WHEN THE PENTAGON WAS FOR SALE
Inside America's Biggest Defense Scandal
By Andy Pasztor
Scribner 416pp $25
`John Marlowe's sex drive kicked into high gear the instant he spotted the two little girls."
With this grabber, Andy Pasztor begins his disturbing tale of defense fraud, 1980s-style, When the Pentagon Was for Sale. According to Pasztor, Marlowe was one of dozens of Reagan Administration-era defense consultants who took the term Beltway Bandit literally. A six-year sentence for child molestation was hanging over him when the government got a tip that he had solicited a bribe from a defense contractor. Under pressure, Marlowe agreed to become an undercover informant for prosecutors who were just beginning to investigate a defense-corruption scandal that would make Teapot Dome look like a minor tempest. A tap on Marlowe's phone led to other culprits and a total of 76,000 intercepted conversations. Federal agents overheard candid discussions of payoffs large and small and of successful efforts to steer Pentagon contracts to favored companies.
Two federal investigations, dubbed Operation Illwind and Operation Uncover, proved that such fraud was no aberration. More than 90 individuals and companies, including 8 of the 15 largest Pentagon suppliers, were ultimately convicted of or pleaded guilty to charges ranging from bribery to illegally obtaining competitors' cost data. The roster included General Electric Co., Boeing Co., former Assistant Navy Secretary Melvin Paisley, and a host of consultants who traded on friendships to rake in hundreds of thousands of dollars for themselves and billions for their corporate clients. (For his cooperation, Marlowe, on the other hand, was never charged with soliciting a bribe, and the government paid some of his bills while he was in prison for the sex crimes.)
Many of these consultants, it turned out, knew nothing about weapons technology: As his friends were wont to joke, one consultant's definition of a universal joint was "a really big nightclub open to everyone." And much of what they and the contractors got the government to purchase, such as $116 million worth of shipboard radar-upgrade kits, was either unnecessary, obsolete, or overpriced.
Pasztor, who covered the scandal for The Wall Street Journal, shows how the Reagan Administration's lack of ethical awareness and its market-oriented reform efforts contributed to the land-rush climate. Unfettered by ethical rules, Reagan's Pentagon transition-team members had ready access to some of the Defense Dept.'s innermost secrets--which some of them employed for private gain. One top transition official was Benjamin T. Plymale, a senior executive at Boeing, whose colleagues, Pasztor says, photocopied a treasure trove of Pentagon documents from the transition team's safe.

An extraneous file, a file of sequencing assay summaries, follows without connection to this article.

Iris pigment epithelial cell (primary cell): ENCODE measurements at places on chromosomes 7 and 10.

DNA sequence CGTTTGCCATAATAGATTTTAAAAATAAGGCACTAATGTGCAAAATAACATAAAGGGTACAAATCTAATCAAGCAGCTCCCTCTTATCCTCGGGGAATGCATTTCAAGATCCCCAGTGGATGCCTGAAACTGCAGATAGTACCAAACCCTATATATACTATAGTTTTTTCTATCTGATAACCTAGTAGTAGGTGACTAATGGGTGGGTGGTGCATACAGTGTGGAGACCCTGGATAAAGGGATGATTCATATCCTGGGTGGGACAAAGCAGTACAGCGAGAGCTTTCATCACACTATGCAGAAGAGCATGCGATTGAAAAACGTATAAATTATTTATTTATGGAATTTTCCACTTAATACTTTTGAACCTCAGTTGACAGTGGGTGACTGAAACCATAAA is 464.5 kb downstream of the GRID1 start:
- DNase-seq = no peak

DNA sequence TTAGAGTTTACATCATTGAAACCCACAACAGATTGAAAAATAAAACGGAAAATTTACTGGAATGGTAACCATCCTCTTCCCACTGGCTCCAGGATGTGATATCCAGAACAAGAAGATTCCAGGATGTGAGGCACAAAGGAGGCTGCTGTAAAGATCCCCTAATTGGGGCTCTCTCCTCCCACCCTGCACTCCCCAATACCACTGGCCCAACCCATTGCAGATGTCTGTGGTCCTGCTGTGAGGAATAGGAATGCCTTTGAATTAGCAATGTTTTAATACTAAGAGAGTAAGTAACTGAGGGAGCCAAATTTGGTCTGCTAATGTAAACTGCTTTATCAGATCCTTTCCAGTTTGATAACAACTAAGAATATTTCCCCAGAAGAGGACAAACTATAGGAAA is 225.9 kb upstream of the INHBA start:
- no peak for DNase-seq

Even well-intentioned efforts to reform procurement backfired. In the midst of a fleet buildup, Navy Secretary John F. Lehman vastly increased the number of contracts open to competitive bids. He shifted from the practice of providing cost-plus deals--thought to encourage wasteful practices--to fixed-cost contracts. And Lehman sometimes had two companies make the same weapon. These moves were intended to drive prices down and to shift the risk of cost overruns to suppliers.
But Lehman, as arrogant as the underlings who never thought they would get caught, refused to acknowledge these efforts weren't working. The real rivalry turned out to be not over pricing but for inside information on upcoming procurements and over getting arms specifications tailored to a company's advantage. Making matters worse, the lead contractor was allowed to pick the second source for manufacturing a weapon. As William Galvin, one of the consultants at the heart of the investigation, explained to a grand jury, this let them avoid aggressive competition. "You pick a friendly, docile second source," he said. "You don't pick a tiger."
Pasztor paints detailed portraits of some of these central figures. At first, this approach slows down his account, but once the author turns to the investigations, the book picks up speed. While the probes were unfolding, they didn't have the public impact of the savings-and-loan debacle or other scandals of the 1980s. So When the Pentagon Was for Sale serves as an important reminder of why government officials and procurement must undergo thorough scrutiny.
Have the seeds now been sown for a replay of the skulduggery, Pasztor wonders? With procurement budgets running at about half of their 1987 high in constant dollars and with the defense industry suffering through a wrenching retrenchment, pressure for inside information and help winning contracts is greater than ever. What's more, he points out, some of the more rigorous requirements have been eased.
Whether or not he's right, the scandal's legacy will continue to dog the Pentagon. In an added wrinkle, tight budgets are pushing the Pentagon to seek cheaper nonmilitary products, from computers to nails. But, like defense contractors, commercial vendors have gripes about procurement rules, and they may be unwilling to do business with the Pentagon unless the rules are abandoned. It's a dilemma that policymakers are only beginning to face. And given competitive pressures and the industry clout that Pasztor details, it's difficult to believe that the problem will be solved wisely.